During the peak of the Great Recession of 2008-2009, couples modified their budgets along with their wishes to breakup. In the recession's first year, the U.S. divorce rate dropped 24 percent, plunging by 57 percent in last year of the crisis. Since the financial recovery began, statistics for marriage dissolutions once again started to creep up, especially among wealthier Americans whose individual stock portfolios have recovered sooner than the overall economy.
The U.S. has the highest divorce rate in the world with almost 5 divorces for every 1,000 people. Twice that many people decide to marry, although during the 19-month recession, even engaged couples delayed wedding plans. A 2009 Pew research poll found that, for adults 35 and younger, 15 percent suspended marriage for economic reasons and 14 percent delayed the idea of having more children.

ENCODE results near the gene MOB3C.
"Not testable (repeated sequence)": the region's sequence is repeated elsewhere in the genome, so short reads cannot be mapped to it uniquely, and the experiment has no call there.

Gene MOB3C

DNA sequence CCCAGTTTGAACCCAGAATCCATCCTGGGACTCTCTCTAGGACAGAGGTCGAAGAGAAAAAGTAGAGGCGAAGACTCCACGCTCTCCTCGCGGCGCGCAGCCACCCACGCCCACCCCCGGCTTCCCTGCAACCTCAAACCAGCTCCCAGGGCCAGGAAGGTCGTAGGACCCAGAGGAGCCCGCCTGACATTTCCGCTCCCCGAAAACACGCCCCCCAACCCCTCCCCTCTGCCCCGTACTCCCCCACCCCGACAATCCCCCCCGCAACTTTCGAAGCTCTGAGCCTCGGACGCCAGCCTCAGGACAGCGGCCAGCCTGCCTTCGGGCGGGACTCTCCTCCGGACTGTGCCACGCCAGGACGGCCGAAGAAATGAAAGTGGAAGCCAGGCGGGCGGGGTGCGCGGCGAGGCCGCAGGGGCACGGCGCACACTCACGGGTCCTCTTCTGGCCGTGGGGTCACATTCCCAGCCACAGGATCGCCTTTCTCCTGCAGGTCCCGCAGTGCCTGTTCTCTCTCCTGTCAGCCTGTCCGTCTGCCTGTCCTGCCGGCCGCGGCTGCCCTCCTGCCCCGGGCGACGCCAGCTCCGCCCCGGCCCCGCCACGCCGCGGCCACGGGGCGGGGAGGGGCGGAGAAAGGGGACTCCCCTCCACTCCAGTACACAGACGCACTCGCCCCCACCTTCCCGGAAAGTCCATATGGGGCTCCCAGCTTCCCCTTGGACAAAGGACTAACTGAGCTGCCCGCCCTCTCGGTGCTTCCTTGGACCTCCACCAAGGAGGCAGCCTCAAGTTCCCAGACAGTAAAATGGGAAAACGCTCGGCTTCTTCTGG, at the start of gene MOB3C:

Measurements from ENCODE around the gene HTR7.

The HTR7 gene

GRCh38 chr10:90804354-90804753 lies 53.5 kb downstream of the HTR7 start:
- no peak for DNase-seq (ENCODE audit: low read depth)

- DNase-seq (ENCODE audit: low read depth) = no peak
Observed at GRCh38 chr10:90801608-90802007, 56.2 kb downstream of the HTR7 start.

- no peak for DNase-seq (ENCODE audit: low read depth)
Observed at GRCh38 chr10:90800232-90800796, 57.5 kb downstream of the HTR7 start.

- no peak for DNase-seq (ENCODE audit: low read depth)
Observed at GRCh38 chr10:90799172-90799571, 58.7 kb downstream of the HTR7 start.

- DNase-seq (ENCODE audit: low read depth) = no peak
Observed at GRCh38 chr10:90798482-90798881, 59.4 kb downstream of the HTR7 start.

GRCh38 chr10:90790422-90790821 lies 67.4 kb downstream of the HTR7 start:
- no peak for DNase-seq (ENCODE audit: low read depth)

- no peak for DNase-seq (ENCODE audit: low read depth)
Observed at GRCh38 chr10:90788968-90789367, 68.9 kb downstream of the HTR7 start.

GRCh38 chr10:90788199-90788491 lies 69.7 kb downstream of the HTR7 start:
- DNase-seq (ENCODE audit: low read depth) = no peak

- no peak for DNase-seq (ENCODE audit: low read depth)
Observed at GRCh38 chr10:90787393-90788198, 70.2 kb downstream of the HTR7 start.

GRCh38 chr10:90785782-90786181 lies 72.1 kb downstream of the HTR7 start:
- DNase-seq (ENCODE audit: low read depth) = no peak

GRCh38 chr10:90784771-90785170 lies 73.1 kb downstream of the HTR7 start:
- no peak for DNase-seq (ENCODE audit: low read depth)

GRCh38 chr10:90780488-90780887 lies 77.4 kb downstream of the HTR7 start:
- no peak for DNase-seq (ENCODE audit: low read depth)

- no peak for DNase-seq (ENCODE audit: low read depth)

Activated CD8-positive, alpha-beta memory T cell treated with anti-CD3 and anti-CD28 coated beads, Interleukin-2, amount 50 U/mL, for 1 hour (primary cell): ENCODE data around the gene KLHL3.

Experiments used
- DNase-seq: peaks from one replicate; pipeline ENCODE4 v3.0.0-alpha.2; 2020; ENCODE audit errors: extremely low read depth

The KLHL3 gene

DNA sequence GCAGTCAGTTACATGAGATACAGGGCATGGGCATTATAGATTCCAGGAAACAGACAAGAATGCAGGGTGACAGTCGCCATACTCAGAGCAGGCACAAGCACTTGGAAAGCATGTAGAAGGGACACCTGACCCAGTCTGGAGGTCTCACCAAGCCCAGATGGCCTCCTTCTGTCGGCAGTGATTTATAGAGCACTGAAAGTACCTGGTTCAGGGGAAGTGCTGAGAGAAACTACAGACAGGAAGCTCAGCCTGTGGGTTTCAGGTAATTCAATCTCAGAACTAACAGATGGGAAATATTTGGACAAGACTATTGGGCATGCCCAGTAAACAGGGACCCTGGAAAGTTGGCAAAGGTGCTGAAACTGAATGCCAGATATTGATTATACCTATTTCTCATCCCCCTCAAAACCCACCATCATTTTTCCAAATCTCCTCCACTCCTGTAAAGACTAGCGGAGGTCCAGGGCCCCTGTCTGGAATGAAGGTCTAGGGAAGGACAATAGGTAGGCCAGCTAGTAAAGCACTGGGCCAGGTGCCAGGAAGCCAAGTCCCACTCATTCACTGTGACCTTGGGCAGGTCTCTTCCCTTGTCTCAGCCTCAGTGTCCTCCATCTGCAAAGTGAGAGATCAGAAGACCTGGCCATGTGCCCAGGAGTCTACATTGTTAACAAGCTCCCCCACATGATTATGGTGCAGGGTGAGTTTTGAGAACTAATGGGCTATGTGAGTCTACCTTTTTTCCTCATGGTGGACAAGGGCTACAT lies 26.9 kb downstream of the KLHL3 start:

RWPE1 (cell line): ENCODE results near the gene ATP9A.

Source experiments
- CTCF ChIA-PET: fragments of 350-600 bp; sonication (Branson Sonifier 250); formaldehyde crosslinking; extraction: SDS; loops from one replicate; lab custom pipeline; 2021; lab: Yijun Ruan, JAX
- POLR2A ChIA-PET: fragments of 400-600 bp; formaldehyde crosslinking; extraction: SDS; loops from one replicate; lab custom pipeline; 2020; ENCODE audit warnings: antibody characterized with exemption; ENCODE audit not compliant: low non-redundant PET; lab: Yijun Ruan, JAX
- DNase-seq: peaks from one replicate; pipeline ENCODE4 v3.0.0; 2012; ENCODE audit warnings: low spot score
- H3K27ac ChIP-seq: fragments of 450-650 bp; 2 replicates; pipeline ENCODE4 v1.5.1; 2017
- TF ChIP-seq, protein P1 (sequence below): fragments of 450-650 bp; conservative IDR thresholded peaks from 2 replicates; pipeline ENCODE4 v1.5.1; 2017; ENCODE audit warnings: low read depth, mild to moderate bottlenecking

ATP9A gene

One area of the economy that has not yet seen a turnaround is the housing market. Many couples who had been hoping for better housing values before divorcing, have become impatient waiting for the price of homes to increase. Weighing the chance that it may take years for economic recovery to affect the value of real estate, many husbands and wives who have been thinking about calling it quits are no longer postponing the move to make permanent divorce plans.